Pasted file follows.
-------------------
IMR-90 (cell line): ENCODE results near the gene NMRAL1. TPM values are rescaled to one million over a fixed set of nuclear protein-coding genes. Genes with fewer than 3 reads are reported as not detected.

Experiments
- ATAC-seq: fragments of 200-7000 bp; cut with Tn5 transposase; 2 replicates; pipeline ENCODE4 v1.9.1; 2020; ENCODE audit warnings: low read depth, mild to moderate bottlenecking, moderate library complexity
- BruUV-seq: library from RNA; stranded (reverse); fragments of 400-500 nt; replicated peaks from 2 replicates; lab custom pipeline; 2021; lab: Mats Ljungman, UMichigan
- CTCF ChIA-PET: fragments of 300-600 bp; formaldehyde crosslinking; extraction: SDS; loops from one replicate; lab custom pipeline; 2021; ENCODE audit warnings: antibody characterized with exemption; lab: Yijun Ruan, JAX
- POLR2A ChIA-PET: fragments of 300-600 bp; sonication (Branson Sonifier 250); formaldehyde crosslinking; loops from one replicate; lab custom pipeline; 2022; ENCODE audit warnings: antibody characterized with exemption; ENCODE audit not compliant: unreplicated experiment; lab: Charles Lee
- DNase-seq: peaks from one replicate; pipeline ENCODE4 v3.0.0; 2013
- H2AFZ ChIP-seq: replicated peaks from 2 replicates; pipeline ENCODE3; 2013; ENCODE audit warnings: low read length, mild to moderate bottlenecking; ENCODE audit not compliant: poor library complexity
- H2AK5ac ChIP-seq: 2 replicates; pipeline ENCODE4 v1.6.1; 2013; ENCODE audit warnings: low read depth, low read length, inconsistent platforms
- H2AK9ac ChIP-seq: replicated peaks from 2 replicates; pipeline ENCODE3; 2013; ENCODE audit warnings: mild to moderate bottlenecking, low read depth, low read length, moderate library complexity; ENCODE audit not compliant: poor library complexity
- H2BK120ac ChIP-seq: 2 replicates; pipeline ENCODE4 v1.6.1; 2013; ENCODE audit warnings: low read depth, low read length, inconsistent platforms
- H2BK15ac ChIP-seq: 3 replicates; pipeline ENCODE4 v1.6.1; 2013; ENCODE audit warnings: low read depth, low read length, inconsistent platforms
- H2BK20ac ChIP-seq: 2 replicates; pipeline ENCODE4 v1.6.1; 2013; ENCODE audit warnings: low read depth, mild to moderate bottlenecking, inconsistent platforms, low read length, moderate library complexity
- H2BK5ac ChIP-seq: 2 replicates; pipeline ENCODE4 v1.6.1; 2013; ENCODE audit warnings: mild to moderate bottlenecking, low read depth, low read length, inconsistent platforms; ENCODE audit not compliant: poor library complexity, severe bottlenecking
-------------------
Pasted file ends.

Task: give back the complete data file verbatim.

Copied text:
IMR-90 (cell line): ENCODE results near the gene NMRAL1. TPM values are rescaled to one million over a fixed set of nuclear protein-coding genes. Genes with fewer than 3 reads are reported as not detected.

Experiments
- ATAC-seq: fragments of 200-7000 bp; cut with Tn5 transposase; 2 replicates; pipeline ENCODE4 v1.9.1; 2020; ENCODE audit warnings: low read depth, mild to moderate bottlenecking, moderate library complexity
- BruUV-seq: library from RNA; stranded (reverse); fragments of 400-500 nt; replicated peaks from 2 replicates; lab custom pipeline; 2021; lab: Mats Ljungman, UMichigan
- CTCF ChIA-PET: fragments of 300-600 bp; formaldehyde crosslinking; extraction: SDS; loops from one replicate; lab custom pipeline; 2021; ENCODE audit warnings: antibody characterized with exemption; lab: Yijun Ruan, JAX
- POLR2A ChIA-PET: fragments of 300-600 bp; sonication (Branson Sonifier 250); formaldehyde crosslinking; loops from one replicate; lab custom pipeline; 2022; ENCODE audit warnings: antibody characterized with exemption; ENCODE audit not compliant: unreplicated experiment; lab: Charles Lee
- DNase-seq: peaks from one replicate; pipeline ENCODE4 v3.0.0; 2013
- H2AFZ ChIP-seq: replicated peaks from 2 replicates; pipeline ENCODE3; 2013; ENCODE audit warnings: low read length, mild to moderate bottlenecking; ENCODE audit not compliant: poor library complexity
- H2AK5ac ChIP-seq: 2 replicates; pipeline ENCODE4 v1.6.1; 2013; ENCODE audit warnings: low read depth, low read length, inconsistent platforms
- H2AK9ac ChIP-seq: replicated peaks from 2 replicates; pipeline ENCODE3; 2013; ENCODE audit warnings: mild to moderate bottlenecking, low read depth, low read length, moderate library complexity; ENCODE audit not compliant: poor library complexity
- H2BK120ac ChIP-seq: 2 replicates; pipeline ENCODE4 v1.6.1; 2013; ENCODE audit warnings: low read depth, low read length, inconsistent platforms
- H2BK15ac ChIP-seq: 3 replicates; pipeline ENCODE4 v1.6.1; 2013; ENCODE audit warnings: low read depth, low read length, inconsistent platforms
- H2BK20ac ChIP-seq: 2 replicates; pipeline ENCODE4 v1.6.1; 2013; ENCODE audit warnings: low read depth, mild to moderate bottlenecking, inconsistent platforms, low read length, moderate library complexity
- H2BK5ac ChIP-seq: 2 replicates; pipeline ENCODE4 v1.6.1; 2013; ENCODE audit warnings: mild to moderate bottlenecking, low read depth, low read length, inconsistent platforms; ENCODE audit not compliant: poor library complexity, severe bottlenecking